|2000||Inscribed||Reasons for inscription|
|1995||Deferred||Bureau - German member queried its "Universal Value". ICOMOS said it did! But concerns over Management plan etc|stephanie sanchez (usa):
yeah, my name is stephanie. and, my parents are both from nicaragua but, we live in the u.s so, this summer of 2009 i went to the ruins of viejo leon . it was a great experiance to know what it was like. also, sad to know that some indians were drag to death on a little trail they have that you can see when you take the tour like i did . well you also see cool monuments and old constuctions that are still standing . also a beautiful view at the end of the tour .
Date posted: September 2009 ():
I just got back from Nicaragua.. I went to Leon Viejo with my son. He's 6 years old. He was very intrigued and eager to learn about his mother's culture, which felt good to me..
The place is not that big, but full of information. I am happy we made it through the winding road..
When we saw the statue of the indian that had been excecuted by the killer dogs, it make me sad/angry.. who did these spaniards think they were? coming in taking the land and getting rid of the natives?
That was was going on back then, discovering and killing and taking over... has much changed?
Eve Kelly (Chicago, U.S.A.):
We visited Leon Viejo in April of 2007, and it was more fascinating than we expected. In college, I had read about the brutal Pedrarias "the Great" who had decapitated Francisco Hernandez de Cordoba here. But here in Leon Viejo, these characters came to life, because the town hasn't changed since 1609. We had a local Spanish speaking girl as our guide. She lived in the next-door town of Leon Viejo. We learned that the Indians lived here long before the Spanish "founded" the town in 1524. They had almost finished the new road when we were here. It's a great place, and we're glad we included it in our trip.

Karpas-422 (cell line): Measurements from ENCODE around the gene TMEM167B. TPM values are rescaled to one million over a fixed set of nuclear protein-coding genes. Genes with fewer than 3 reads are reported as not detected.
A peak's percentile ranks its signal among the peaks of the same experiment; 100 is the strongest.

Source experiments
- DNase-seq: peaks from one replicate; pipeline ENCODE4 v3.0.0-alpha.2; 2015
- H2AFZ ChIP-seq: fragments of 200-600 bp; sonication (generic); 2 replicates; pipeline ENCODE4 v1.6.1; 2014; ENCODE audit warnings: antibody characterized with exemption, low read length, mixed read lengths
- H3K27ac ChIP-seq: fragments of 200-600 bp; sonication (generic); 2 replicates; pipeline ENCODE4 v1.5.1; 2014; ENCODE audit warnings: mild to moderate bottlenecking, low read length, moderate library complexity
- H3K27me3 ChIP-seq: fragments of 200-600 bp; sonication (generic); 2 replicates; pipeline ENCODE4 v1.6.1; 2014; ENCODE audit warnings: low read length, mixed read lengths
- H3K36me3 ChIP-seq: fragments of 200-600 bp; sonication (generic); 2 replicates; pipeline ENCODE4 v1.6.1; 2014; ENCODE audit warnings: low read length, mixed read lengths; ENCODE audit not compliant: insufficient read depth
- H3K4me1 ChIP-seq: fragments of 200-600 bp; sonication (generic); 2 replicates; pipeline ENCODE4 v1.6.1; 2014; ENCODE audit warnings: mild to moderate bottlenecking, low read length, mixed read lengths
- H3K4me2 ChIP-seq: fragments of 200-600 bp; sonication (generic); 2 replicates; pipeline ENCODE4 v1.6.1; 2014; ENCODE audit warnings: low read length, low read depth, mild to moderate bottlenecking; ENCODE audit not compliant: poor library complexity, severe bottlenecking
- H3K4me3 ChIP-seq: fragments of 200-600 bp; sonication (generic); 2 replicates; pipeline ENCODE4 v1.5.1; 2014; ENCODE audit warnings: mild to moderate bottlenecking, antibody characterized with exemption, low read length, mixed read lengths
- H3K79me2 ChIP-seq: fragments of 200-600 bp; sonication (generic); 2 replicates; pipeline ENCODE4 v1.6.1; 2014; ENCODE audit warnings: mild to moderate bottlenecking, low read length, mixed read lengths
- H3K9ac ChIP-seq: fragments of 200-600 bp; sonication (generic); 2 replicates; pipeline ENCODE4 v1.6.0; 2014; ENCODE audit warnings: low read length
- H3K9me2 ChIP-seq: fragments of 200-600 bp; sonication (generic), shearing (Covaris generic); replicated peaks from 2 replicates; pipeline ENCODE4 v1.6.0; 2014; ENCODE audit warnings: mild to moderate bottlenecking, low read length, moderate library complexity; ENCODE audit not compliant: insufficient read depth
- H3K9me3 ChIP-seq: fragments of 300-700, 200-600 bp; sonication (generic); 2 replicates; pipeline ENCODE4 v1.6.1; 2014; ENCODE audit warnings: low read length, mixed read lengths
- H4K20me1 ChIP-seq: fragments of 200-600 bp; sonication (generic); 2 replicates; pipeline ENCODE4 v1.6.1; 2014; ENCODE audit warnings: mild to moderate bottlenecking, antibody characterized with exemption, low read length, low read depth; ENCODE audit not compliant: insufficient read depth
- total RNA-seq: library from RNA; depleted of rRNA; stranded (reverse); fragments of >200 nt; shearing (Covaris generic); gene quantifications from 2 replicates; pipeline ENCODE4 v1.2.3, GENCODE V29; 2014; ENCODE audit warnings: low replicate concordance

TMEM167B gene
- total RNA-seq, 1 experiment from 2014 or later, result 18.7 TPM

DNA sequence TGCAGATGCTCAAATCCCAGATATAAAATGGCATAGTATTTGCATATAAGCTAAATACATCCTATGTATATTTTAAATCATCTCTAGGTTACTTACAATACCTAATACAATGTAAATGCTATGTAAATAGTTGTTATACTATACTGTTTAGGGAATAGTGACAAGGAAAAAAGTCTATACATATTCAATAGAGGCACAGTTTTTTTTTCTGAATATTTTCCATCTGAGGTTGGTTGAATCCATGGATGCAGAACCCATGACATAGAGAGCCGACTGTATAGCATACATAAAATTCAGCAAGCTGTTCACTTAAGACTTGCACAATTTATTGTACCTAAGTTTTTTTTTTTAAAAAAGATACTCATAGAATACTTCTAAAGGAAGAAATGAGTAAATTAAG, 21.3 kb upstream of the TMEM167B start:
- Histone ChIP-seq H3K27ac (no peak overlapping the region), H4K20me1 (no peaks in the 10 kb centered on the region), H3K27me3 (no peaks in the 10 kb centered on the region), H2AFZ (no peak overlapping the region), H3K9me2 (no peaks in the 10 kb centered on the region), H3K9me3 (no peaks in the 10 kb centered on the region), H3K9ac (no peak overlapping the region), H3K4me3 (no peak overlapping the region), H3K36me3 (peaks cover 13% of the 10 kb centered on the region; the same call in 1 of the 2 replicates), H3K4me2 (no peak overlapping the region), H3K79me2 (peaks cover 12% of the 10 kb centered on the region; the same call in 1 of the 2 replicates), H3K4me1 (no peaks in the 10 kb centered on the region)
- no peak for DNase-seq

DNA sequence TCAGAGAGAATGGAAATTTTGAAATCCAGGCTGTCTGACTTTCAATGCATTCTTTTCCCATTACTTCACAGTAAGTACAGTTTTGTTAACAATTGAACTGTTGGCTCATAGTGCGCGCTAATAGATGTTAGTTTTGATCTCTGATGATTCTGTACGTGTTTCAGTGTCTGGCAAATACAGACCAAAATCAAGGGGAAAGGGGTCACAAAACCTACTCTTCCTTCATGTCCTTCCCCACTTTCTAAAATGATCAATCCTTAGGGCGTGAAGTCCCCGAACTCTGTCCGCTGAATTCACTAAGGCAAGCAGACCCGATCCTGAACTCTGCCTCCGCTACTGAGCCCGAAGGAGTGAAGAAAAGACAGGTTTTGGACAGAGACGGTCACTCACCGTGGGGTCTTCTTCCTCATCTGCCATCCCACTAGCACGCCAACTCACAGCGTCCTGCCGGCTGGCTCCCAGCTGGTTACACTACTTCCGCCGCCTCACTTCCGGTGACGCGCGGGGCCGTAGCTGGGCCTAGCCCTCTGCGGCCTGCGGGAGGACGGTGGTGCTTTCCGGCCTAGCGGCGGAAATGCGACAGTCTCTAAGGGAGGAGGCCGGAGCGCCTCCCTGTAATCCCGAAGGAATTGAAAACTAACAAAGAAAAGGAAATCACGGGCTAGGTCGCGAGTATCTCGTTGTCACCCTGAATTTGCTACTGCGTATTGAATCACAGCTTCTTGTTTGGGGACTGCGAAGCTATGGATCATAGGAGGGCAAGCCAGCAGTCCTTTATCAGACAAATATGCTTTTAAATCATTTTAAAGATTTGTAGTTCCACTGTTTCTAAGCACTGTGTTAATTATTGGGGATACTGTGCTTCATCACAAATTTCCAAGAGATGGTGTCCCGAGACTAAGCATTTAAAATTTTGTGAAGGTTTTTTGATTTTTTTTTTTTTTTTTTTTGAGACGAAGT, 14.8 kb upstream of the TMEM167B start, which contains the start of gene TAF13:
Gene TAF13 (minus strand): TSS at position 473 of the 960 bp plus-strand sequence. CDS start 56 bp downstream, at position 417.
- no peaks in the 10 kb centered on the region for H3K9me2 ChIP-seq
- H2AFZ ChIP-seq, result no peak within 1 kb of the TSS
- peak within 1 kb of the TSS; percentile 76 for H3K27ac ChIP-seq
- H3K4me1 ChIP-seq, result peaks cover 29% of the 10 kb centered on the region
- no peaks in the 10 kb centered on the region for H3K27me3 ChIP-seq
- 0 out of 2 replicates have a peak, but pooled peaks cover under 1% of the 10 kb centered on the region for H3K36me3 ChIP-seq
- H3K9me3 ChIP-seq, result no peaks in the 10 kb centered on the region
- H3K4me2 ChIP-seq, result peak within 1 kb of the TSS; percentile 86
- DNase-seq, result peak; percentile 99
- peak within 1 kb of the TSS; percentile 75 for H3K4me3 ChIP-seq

Paul Tanner (UK):
Leon Viejo consists of the remains of a colonial town founded in 1524 which had largely declined by 1580 before being finally abandoned in 1609. It then became covered by volcanic ash and was “lost” until 1967 and excavations took place. Around 18 structures have been identified, together with a plaza and main street - reflecting just how small the intial colonial settlements and populations were. The remains are set in a wooded/grassed site in sight of the town’s ultimate nemesis – the volcano of Momotombo (photo). They consist of a series of low walls rarely rising above a metre or so high which are capped by modern cement to preserve them (together in some cases with more substantial steel framed structures). The buildings include a cathedral, a convent, a fort, houses of the governor and several merchants and a number of structures of unknown purposes. There are no paintings, carvings, pillars or statues as in many classical “Old World” archaeological sites – just the rough layouts of the exterior walls/rooms and, in the religious buildings, a few graves.
At first sight there is not a lot to see! Yet we found the place well worth the 12+ km detour off the Carretera Nueva from Managua to (New) Leon to the very rural village of Momotombo on the banks of Lake Managua (It could well be an “all day” job to get to and from by public transport from Managua or Leon). The site is surprisingly well set out and each structure has a sign with an informative description in Spanish and English, together with a site plan showing its location.